FACETIME- Horn born: Locals take Mississippi award

Jack Horn Jr.

Jack Horn Jr. runs Martin Horn, a homegrown construction company that's built landmarks like the Charlottesville Pavilion, Scott Stadium, and UVA baseball's Davenport Field. So why is he working for free in Mississippi?

Horn points to the persuasive powers of Howard Pape, vice president of Building Goodness Foundation, an organization of skilled construction volunteers who swept into Pearlington, Mississippi, almost as soon as Hurricane Katrina.

"I asked him if there was any way we could participate," recalls Horn. "It didn't take him long to say yes."

Horn made his first foray to Pearlington in July 2006 with a company crew to build sheds for temporary housing. "The heat and humidity in southern Mississippi in July were very memorable," he says.

Since then, he's been down more than a dozen times, working on an even more ambitious project: a new 6,000-square-foot community center to replace one destroyed by the tempest.

When the work required a licensed contractor in Mississippi, "I went to Jackson and sat for the exam," he says. "Now Martin Horn is licensed in Mississippi."

"He's taken the bull by the horn," puns Pape. "He's project manager from a thousand miles away, and he's ahead of schedule."

"I love building," explains Horn. And that enthusiasm will have a Building Goodness Foundation team, including Horn, in Jackson, Mississippi, on April 25 to receive the Governor's Initiative for Volunteer Excellence. 

"That's pretty amazing considering there must be hundreds of nonprofits working in Mississippi after Katrina," Horn says, but then he lists the 18,000 man-hours Building Goodness has put in, not including 8,000 from architects led by VMDO and from Martin Horn.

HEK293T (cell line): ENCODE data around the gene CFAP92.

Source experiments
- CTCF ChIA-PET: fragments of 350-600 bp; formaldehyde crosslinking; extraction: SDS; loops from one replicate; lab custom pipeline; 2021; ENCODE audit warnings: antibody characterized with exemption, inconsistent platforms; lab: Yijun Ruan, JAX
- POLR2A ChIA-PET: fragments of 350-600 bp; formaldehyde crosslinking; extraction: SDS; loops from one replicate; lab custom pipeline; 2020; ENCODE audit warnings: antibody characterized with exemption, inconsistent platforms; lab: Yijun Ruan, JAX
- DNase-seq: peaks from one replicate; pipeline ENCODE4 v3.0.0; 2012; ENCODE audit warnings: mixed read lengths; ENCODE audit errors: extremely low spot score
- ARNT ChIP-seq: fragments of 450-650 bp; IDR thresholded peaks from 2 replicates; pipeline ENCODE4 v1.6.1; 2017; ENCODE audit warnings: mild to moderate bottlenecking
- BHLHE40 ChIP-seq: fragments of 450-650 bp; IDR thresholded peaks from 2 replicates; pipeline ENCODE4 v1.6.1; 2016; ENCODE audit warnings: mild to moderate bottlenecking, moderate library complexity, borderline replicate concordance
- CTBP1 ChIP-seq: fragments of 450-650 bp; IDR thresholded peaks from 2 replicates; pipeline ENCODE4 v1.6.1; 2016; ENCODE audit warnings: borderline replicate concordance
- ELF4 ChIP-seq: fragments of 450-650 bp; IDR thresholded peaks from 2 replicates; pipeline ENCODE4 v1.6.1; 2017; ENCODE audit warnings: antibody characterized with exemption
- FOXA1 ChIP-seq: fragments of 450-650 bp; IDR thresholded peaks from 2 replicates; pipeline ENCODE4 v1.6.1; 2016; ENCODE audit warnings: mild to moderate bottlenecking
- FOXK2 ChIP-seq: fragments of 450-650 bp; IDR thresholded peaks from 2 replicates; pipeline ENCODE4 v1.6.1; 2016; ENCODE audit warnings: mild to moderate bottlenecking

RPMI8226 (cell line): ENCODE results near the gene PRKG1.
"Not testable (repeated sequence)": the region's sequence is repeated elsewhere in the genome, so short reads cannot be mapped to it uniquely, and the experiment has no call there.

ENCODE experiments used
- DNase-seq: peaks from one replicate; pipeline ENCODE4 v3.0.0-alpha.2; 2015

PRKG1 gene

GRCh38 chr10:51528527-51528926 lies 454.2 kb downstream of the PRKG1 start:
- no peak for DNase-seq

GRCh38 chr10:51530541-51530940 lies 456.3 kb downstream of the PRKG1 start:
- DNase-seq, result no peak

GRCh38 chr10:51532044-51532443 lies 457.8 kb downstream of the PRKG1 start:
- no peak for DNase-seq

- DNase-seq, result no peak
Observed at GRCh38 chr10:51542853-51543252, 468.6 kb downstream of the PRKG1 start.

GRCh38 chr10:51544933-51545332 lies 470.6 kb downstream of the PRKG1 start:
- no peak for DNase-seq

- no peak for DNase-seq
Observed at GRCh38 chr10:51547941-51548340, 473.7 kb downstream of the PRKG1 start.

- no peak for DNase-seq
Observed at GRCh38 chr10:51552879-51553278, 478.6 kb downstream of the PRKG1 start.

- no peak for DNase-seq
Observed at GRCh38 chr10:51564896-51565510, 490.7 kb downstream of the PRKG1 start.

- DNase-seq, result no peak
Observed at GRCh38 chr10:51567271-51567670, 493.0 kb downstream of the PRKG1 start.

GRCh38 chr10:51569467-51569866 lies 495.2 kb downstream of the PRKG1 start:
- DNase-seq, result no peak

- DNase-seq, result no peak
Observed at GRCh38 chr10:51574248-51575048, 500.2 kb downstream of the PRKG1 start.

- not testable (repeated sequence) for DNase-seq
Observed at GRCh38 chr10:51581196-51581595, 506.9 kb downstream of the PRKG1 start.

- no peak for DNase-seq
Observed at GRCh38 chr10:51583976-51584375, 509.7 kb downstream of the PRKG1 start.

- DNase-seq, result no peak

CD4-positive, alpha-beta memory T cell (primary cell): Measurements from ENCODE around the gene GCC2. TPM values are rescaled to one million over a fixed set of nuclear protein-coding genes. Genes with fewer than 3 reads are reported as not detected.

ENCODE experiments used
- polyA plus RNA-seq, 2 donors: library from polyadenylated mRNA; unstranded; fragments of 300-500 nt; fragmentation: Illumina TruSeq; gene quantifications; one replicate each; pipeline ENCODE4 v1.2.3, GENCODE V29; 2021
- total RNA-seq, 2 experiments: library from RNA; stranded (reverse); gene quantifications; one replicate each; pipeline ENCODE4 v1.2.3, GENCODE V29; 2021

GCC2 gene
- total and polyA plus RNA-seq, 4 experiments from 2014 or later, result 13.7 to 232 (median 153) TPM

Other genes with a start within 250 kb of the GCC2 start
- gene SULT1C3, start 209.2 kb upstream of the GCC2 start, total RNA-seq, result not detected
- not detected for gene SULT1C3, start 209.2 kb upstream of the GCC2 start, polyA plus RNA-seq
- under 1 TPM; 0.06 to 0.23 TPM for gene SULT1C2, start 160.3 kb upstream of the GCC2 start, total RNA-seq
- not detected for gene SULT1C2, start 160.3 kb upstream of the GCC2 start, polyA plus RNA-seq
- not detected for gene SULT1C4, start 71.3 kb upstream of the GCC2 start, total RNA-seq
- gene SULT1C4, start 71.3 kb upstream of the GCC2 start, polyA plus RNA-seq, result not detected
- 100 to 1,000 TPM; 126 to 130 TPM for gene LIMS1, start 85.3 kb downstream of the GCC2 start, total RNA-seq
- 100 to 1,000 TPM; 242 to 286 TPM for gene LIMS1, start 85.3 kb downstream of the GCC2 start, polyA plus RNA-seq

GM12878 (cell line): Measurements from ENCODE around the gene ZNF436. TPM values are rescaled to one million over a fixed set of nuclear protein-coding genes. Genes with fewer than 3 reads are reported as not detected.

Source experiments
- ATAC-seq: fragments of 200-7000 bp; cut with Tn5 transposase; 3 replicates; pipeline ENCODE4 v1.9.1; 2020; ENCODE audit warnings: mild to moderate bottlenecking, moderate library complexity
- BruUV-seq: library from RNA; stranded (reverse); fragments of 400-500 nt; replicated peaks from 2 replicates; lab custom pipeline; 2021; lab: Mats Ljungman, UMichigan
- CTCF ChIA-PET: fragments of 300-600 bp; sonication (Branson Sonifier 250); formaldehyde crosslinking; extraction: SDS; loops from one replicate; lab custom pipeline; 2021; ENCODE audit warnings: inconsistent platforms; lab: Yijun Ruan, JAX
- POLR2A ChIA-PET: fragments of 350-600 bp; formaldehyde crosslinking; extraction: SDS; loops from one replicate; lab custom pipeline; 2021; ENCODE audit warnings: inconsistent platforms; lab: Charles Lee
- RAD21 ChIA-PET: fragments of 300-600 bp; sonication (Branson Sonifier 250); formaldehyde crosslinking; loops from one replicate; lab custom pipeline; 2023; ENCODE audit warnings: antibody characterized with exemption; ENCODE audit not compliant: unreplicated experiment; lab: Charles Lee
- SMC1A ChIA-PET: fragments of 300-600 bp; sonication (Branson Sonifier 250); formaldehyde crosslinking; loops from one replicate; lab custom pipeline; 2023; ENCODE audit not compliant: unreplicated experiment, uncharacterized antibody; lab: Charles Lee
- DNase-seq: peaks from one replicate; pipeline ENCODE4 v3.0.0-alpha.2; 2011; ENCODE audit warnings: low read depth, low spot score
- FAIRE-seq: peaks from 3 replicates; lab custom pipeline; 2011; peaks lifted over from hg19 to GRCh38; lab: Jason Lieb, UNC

His father started the company in 1979 after working 20 years for R.E. Lee. "My dad and I didn't get along real well because I dropped out of college at 22," says Horn. He worked construction in Florida, then joined his father in 1982. "It was good working for him. We re-established a new relationship," he says.

Horn credits "virtually every contractor in Charlottesville" with taking part in the Pearlington project. "I don't think it requires a whole bunch of inspiration for people to do this," he says.

His own most terrifying moment with near hurricane-force winds took place in Charlottesville, not the Gulf Coast. "I was underneath the canvas [of the Charlottesville Pavilion] when it ripped with the wind coming from the north," he recalls. "The next thing I know, pieces of fabric were blowing past me. It was my worst nightmare."

Martin Horn is finishing the new school of nursing at UVA, and he's worked on Klockner Stadium and the Dave Matthews Band's Haunted Hollow studio. "It's pretty satisfying to drive around Charlottesville and see the things you've done," says the self-described Charlottesville boy.

And he acknowledges, "One of the reasons Building Goodness is so easy to participate in– I realize how lucky I am."